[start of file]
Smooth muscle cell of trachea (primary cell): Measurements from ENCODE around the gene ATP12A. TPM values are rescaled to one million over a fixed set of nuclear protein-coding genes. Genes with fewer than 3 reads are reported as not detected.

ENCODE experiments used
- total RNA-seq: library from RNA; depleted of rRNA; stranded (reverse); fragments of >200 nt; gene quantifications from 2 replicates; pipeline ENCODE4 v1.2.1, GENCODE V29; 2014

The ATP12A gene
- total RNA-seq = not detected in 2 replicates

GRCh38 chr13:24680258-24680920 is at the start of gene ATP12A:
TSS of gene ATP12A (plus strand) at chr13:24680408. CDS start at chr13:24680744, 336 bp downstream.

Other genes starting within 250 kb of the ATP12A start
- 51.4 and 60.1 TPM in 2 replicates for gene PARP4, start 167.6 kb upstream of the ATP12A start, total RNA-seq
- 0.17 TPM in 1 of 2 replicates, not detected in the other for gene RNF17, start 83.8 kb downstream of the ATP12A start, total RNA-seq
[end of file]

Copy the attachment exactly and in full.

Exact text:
Smooth muscle cell of trachea (primary cell): Measurements from ENCODE around the gene ATP12A. TPM values are rescaled to one million over a fixed set of nuclear protein-coding genes. Genes with fewer than 3 reads are reported as not detected.

ENCODE experiments used
- total RNA-seq: library from RNA; depleted of rRNA; stranded (reverse); fragments of >200 nt; gene quantifications from 2 replicates; pipeline ENCODE4 v1.2.1, GENCODE V29; 2014

The ATP12A gene
- total RNA-seq = not detected in 2 replicates

GRCh38 chr13:24680258-24680920 is at the start of gene ATP12A:
TSS of gene ATP12A (plus strand) at chr13:24680408. CDS start at chr13:24680744, 336 bp downstream.

Other genes starting within 250 kb of the ATP12A start
- 51.4 and 60.1 TPM in 2 replicates for gene PARP4, start 167.6 kb upstream of the ATP12A start, total RNA-seq
- 0.17 TPM in 1 of 2 replicates, not detected in the other for gene RNF17, start 83.8 kb downstream of the ATP12A start, total RNA-seq